Autism Research Community Enraged About Upcoming Release of Predictive Test
At best the test has been called “premature.” Others have suggested the test is “misleading,” built on “shaky data,” and will be inappropriately marketed to a desperately worried and motivated group of women. The test at the center of this firestorm is the MAR Autism test (Maternal Autoantibody-Related) developed by Pediatric Bioscience (PB; Sacramento, Calif.). […]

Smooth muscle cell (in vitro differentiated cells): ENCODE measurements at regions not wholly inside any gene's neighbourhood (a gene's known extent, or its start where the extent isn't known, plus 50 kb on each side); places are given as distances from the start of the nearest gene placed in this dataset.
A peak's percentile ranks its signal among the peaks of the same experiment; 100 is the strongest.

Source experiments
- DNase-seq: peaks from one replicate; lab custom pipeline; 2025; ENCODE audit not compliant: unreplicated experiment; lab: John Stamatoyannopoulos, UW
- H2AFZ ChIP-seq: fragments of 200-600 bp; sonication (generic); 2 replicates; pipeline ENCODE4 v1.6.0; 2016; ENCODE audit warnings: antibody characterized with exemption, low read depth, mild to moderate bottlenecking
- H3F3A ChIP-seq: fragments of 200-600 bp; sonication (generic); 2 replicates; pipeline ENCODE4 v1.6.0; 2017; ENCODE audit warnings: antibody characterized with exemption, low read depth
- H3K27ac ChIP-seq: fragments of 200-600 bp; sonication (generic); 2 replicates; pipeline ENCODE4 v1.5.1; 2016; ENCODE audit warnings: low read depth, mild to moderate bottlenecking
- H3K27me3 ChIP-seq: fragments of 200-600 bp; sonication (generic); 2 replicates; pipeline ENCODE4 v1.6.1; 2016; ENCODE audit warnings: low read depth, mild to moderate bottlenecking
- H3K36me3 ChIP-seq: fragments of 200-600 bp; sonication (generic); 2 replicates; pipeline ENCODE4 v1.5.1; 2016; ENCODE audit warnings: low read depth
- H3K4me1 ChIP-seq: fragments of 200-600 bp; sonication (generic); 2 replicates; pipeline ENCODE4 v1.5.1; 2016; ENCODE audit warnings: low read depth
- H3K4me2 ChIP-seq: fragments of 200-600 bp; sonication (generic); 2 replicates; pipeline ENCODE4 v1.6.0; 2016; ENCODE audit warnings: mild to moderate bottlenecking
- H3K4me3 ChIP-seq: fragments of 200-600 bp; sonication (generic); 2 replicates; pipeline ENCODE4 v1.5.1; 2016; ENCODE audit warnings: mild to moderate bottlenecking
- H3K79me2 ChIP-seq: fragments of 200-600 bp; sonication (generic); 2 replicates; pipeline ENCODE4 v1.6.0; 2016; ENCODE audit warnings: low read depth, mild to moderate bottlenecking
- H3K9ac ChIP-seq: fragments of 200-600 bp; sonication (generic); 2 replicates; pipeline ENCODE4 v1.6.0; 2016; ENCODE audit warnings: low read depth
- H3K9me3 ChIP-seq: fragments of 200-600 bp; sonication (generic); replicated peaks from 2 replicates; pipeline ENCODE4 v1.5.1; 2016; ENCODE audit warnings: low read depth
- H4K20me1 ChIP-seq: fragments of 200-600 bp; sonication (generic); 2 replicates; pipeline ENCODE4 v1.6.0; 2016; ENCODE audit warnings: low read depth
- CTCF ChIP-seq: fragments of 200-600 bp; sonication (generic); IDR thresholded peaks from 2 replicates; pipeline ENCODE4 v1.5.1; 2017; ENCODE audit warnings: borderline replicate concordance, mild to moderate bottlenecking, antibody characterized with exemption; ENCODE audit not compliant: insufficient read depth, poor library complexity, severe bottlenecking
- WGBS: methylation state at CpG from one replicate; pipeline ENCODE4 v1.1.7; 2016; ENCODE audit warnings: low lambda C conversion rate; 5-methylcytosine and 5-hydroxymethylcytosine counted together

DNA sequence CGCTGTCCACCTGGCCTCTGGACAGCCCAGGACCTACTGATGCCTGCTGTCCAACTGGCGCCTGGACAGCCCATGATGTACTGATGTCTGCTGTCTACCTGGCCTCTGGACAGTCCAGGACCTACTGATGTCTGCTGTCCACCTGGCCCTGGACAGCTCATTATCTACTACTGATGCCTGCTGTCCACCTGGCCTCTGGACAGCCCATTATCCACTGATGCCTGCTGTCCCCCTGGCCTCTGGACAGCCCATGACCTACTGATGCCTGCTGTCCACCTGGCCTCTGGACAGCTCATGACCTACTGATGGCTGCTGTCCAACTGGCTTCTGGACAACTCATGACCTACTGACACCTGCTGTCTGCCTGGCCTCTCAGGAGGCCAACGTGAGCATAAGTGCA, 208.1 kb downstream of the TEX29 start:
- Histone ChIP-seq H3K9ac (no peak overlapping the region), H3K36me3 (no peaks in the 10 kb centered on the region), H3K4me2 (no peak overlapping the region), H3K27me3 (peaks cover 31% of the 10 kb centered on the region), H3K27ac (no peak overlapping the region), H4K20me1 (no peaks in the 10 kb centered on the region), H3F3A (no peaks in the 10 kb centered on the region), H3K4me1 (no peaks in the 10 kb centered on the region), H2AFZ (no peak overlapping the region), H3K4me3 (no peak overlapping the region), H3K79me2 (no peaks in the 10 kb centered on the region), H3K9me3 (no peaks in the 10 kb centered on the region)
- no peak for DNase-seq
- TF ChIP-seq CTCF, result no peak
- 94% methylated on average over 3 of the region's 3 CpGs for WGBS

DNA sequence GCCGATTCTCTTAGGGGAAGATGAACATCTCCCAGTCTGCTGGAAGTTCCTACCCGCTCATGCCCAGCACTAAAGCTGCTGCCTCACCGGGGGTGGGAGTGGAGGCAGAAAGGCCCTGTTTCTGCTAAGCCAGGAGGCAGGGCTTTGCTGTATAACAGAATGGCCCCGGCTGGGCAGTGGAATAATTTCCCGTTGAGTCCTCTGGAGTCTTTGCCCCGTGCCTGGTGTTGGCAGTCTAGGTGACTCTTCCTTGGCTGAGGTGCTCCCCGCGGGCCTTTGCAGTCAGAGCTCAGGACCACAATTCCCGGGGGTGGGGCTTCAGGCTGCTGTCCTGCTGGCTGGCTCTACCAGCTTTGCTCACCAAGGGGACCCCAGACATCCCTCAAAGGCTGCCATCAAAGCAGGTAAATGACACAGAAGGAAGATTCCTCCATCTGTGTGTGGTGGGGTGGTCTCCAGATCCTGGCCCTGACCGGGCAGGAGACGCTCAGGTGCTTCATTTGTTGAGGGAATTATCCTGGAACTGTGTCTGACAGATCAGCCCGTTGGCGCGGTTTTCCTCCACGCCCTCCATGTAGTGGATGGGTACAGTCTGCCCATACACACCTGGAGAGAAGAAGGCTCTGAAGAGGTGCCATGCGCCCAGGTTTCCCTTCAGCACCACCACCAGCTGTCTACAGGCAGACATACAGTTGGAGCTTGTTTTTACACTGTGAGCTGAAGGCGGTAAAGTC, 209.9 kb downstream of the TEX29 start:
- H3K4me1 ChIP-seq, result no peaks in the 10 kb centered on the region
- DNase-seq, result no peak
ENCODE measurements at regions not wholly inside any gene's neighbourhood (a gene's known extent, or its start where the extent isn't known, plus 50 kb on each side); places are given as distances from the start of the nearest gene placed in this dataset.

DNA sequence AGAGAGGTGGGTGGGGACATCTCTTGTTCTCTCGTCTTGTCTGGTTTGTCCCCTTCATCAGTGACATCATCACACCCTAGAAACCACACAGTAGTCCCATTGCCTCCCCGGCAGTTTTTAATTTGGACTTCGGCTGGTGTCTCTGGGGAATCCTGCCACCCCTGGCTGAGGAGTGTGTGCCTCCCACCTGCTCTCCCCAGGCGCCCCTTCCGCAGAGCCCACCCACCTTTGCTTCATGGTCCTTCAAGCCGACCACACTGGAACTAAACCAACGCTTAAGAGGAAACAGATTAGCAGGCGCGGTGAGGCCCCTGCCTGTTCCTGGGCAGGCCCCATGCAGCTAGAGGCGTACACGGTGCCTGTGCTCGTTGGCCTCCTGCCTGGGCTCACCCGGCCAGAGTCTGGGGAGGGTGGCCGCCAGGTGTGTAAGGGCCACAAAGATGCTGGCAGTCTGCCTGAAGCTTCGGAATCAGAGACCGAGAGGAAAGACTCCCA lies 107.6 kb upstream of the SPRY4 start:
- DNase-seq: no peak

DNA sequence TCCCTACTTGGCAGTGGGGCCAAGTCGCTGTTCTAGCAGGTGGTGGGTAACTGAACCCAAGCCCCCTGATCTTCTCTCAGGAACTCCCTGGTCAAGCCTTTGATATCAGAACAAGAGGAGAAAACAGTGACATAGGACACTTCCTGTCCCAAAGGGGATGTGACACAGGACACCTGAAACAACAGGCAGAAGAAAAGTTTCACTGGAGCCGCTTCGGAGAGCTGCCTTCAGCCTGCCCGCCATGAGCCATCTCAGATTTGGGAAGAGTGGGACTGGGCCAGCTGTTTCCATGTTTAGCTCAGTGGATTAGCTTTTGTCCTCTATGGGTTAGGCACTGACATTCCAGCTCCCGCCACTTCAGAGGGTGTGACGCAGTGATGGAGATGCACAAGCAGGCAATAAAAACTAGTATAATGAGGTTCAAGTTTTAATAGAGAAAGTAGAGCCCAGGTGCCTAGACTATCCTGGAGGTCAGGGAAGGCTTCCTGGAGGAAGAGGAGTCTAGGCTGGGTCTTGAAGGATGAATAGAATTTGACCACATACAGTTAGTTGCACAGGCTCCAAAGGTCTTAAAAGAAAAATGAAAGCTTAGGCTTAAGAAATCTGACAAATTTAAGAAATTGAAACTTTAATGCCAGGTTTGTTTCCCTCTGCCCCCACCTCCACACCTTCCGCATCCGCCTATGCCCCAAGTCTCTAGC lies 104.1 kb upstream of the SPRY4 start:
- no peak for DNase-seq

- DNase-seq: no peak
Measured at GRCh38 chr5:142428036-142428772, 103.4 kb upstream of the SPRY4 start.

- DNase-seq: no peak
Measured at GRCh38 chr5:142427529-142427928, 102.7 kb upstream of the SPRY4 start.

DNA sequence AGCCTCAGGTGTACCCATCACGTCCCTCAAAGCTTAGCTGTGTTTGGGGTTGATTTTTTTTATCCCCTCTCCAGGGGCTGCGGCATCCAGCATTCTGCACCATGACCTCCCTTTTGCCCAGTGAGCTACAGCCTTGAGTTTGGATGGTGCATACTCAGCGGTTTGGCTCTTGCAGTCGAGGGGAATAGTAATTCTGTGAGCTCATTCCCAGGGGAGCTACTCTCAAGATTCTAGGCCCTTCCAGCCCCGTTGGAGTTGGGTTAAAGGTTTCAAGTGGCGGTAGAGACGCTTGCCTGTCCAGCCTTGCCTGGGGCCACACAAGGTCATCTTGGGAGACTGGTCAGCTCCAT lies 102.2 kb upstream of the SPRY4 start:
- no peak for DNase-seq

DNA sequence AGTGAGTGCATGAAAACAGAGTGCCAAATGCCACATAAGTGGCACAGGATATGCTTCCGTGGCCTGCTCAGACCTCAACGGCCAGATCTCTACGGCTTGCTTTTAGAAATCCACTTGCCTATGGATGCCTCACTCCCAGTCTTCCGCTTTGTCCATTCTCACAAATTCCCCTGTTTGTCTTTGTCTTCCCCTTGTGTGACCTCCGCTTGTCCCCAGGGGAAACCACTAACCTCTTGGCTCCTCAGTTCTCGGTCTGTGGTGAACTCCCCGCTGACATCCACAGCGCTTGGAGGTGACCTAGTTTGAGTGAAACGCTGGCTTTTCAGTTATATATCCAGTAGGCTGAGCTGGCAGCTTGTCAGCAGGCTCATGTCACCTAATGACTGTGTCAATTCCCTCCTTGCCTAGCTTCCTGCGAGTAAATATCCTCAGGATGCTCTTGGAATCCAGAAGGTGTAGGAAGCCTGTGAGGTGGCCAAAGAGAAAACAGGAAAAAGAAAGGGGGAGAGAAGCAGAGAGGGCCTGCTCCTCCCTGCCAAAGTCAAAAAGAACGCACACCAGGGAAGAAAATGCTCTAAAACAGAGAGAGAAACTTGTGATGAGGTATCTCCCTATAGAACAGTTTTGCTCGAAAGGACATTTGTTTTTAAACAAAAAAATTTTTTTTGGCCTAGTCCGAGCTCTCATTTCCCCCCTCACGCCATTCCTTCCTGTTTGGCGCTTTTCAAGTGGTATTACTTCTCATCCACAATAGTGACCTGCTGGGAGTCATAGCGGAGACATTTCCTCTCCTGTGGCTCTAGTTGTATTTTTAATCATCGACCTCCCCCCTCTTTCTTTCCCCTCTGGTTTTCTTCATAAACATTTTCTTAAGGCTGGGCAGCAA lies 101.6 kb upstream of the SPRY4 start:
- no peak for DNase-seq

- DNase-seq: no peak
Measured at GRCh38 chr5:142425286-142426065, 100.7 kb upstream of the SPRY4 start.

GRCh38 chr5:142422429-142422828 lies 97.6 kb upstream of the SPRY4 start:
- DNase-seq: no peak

At best the test has been called “premature.” Others have suggested the test is “misleading,” built on “shaky data,” and will be inappropriately marketed to a desperately worried and motivated group of women. The test at the center of this firestorm is the MAR Autism test (Maternal Autoantibody-Related) developed by Pediatric Bioscience (PB; Sacramento, Calif.). The company, which declined a request to speak to DTET, claims MAR is “an informational test which determines if an individual has an increased chance of having a child with autism” and is intended for use as “a family planning tool” in women of child-bearing age who have already had a child with autism and child-bearing women over the age of 30 years, as well as in women of children 12 months to 24 months seeking a diagnosis for their child’s developmental delay. The test, the company says on its Web site, currently measures eight specific autoantibodies specific to fetal brain proteins that have been linked to the MAR form of autism. The test, which is expected to be commercially available in the second half of 2014, is based on work by a group of University of California, Davis researchers, including Judy Van de Water, Ph.D., who is chief scientific adviser to PB and licensed the patented antibody screening to the company. Their study, published in Translational Psychiatry this past July, says reactivity in a panel of antigen markers (lactate dehydrogenase A and B, cypin, stress-induced phosphoprotein 1, collapsin response mediator proteins 1 and 2, and Y-box-binding protein provides “99 percent specificity” of MAR autism risk. A slew of autism experts publicly dispute these findings, including in a news piece published in Science on Sept. 13. In addition to some skepticism about the suggested mechanism by which a direct antigen–antibody interaction inside the blood-brain barrier causes functional interference of the target proteins, researchers point to the study’s small sample size, lack of independent validation of the markers, and “weak” statistical analysis used to derive the study’s claims. The study concluded that nearly 23 percent of the 246 mothers of children with autism tested had one of the “specific combinations” of autoantibodies against the target proteins. Critics say that combining reactivity patterns, none of which were seen in more than 7 percent of mothers tested, exaggerates the test’s predictiveness. Steven Goodman, M.D., Ph.D., a clinical trial expert and Stanford University biostatistician, calculated for the Science article that the test has an actual positive predictive value (PPV) of 16.5 percent (meaning that only one out of six positive tests would be correct) and calls the company’s claim that a woman with a positive test has a 99 percent likelihood of having a child with autism “completely false.” “Seventy-seven percent of the time the test will miss a positive case and a positive test will be wrong 83 percent of the time—it is really bad both coming and going,” George Anderson, Ph.D., an autism researcher at Yale University tellsDTET. Anderson adds that there are other problematic autism tests emerging, including one that uses placental tissue, and despite the hope of a reliable test, the heterogeneous nature of autism spectrum disorder and its relatively low prevalence makes test development challenging. While it is tempting to be able to identify a specific cause or risk factor for autism (currently only 10 percent to 20 percent of cases can be tied to a wide variety of genetic mutations), Tom Wassink, M.D., from University of Iowa, tells DTET that at this point there are no markers—proteomic, genetic, or imaging—that are capable of diagnosing or predicting autism. “Folks affected by autism are desperate for an early identifier because early treatment makes a difference, but we are just not there yet,” Wassink acknowledges. “I don’t see the ability to predict autism with a biological test on the horizon, not in the next five years.” Takeaway: Despite hope that there will be a quantifiable means aside from a provider’s clinical acumen to detect autism early, there is currently insufficient evidence that genetic, biological, or imaging markers are able to identify those at risk for autism.